The current economic recession has “daunted” the PC gaming hardware market, but overall, the segment remains strong, and will continue to grow healthily in the years ahead, Jon Peddie Research said on Wednesday.
JPR said that the market for PC hardware is so robust that it will actually top the amount of money consumers spend on console gaming hardware (HDTV, accessories and the console itself) by nearly $2 billion this year.
“PC gaming systems seem to have suffered the least discounting [as a result of the recession,] which illustrates the value consumers place on such systems,” JPF said in a statement.
The report split the 'PC gaming hardware' revenues -- actually a percentage of each PC system's revenue based on the consumer's wish to play games on it -- into three areas: Enthusiast, Performance, and Mainstream for both desktop and the newly emerging notebook category.
It was designed to outline the distribution of branded sales (HP, Alienware, etc), non branded ("White box"), aftermarket component sales and DIY sales, as well as peripheral sales of gaming components.
Game playing-specific PC market sales based on the the consumer's gaming predilection -- which includes a percentage for the monitor, accessories and the PC itself – reached $20.07 billion in 2008, JPR found. The firm expects sales to decline 7 percent in 2009 to $18.66 billion in 2009.
For the years ahead, JPR forecasts the following for PC gaming hardware consumer spend:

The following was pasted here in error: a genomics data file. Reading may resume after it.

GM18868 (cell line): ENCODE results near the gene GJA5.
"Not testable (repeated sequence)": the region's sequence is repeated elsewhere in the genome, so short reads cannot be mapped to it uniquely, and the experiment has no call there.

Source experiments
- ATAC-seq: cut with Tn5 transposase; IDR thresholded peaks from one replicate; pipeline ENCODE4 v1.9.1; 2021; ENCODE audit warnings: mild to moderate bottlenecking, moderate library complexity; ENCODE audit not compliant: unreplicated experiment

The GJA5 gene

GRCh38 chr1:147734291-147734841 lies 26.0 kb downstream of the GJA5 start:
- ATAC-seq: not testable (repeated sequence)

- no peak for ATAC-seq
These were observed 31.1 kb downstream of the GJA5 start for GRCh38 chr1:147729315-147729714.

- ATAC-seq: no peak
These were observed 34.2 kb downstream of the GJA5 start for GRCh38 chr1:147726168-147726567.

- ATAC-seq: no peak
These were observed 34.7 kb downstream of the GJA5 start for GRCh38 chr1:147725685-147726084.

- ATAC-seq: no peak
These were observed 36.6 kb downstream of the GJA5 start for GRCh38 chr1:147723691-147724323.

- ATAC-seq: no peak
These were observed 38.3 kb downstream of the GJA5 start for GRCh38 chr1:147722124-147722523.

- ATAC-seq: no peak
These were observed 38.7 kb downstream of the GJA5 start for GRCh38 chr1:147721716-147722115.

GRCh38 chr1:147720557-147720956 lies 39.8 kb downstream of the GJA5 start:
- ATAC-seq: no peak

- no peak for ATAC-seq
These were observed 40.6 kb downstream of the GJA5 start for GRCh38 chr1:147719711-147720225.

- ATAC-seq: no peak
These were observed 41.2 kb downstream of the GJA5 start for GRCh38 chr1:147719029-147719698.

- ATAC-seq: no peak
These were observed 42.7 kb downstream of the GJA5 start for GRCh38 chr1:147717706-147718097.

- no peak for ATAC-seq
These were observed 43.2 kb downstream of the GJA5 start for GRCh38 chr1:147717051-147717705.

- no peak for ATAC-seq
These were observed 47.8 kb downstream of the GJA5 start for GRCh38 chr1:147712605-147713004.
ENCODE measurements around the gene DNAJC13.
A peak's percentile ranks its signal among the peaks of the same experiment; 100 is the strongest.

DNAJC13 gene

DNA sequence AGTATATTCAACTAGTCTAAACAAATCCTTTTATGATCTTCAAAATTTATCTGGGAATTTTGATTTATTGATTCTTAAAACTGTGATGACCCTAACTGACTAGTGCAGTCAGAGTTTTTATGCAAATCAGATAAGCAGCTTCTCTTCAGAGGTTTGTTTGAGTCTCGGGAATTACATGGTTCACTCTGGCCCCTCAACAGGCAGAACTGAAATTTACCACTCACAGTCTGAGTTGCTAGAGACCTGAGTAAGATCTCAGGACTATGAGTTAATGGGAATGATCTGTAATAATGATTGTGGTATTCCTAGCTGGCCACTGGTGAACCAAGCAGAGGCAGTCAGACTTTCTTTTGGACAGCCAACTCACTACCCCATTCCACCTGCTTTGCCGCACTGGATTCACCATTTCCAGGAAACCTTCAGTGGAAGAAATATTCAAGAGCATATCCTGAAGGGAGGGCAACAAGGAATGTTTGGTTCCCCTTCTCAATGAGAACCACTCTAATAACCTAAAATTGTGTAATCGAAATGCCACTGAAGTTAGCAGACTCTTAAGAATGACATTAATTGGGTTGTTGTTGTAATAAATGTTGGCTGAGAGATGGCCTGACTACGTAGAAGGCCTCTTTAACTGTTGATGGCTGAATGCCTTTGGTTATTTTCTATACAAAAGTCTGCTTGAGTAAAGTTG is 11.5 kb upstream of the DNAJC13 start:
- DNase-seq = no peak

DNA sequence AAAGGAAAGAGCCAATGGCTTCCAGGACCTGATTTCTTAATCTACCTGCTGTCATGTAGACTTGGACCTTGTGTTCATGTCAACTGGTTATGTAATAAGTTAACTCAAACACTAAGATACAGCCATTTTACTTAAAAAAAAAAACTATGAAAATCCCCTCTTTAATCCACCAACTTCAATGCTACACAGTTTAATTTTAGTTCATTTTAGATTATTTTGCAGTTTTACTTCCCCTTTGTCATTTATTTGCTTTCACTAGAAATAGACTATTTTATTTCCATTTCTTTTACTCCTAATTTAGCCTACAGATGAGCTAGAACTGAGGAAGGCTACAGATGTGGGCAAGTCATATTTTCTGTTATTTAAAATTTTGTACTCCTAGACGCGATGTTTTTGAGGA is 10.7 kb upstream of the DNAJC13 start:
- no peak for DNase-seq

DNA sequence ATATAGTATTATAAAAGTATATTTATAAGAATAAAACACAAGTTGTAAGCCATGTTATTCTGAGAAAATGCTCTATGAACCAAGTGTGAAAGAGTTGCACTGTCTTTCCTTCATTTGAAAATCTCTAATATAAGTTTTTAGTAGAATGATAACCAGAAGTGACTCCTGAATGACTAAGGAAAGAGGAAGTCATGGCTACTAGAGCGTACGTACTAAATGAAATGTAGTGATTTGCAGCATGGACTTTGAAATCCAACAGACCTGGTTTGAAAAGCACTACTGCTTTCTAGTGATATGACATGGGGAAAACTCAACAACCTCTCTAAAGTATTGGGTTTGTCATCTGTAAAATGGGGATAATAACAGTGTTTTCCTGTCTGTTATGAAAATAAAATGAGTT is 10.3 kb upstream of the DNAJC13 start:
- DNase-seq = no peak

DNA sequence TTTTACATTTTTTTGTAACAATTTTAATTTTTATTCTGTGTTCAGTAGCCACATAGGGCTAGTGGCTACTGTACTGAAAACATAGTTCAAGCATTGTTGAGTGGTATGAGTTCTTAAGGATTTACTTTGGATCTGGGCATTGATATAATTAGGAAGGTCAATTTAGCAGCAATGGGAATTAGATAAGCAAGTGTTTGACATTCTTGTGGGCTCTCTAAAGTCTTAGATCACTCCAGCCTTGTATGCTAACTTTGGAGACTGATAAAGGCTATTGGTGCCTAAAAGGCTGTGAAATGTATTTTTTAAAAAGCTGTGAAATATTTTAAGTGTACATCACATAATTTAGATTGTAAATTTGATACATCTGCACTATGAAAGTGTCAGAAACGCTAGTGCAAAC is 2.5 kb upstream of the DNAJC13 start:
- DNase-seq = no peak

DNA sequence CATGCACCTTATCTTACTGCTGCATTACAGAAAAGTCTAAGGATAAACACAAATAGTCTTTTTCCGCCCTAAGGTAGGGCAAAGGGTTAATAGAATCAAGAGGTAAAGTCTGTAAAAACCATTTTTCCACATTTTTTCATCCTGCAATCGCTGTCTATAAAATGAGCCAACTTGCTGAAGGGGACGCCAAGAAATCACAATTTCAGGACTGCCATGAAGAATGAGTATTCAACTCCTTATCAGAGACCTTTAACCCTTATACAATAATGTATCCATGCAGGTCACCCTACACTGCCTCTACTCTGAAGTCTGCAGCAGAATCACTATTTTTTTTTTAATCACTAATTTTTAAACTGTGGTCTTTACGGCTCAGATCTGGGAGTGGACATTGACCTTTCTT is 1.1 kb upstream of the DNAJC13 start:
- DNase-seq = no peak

-2010: $23.94 billion
-2011: $28.91 billion
-2012: $30.67 billion
JPR said that PC gaming continues to do relatively well despite the recession because “people are staying home more, less movies, less dinners out, postponed vacations, and turning to other forms of entertainment. PC gaming is a very economical form of entertainment. A $50 game can provide hundreds of hours of play, and it's not uncommon for players to replay a game.”
The firm added, “Also, purchases of a PC for gaming can be shared since the machine can be used for watching (and creating) videos, as well as office work and web browsing, something consoles can't offer.”
Gamasutra has reached out for comment on how the rise of lower-spec compatible PC games might affect the 'PC gaming'-specific hardware spend.
Ted Pollak, senior analyst, game industry for JPR explained further in an email to Gamasutra how the firm arrived at the results: "After adjusting the computers of the various classes for home and personal use (versus business use) we apply a 'gaming influence factor' to each level of hardware."
He elaborated, "We talked to retail people and consumers to gauge the level of purchase motivation for the various classes of PC (performance, mainstream, and enthusiast)."
"For enthusiast level PCs we found that, on average, over 70 percent of the dollars spent were motivated by gaming, while in the mainstream (the cheap notebook you speak of), only around 7 or 8 percent of the dollars spent are motivated by gaming on average. We are only counting dollars spent which are motivated by gaming."]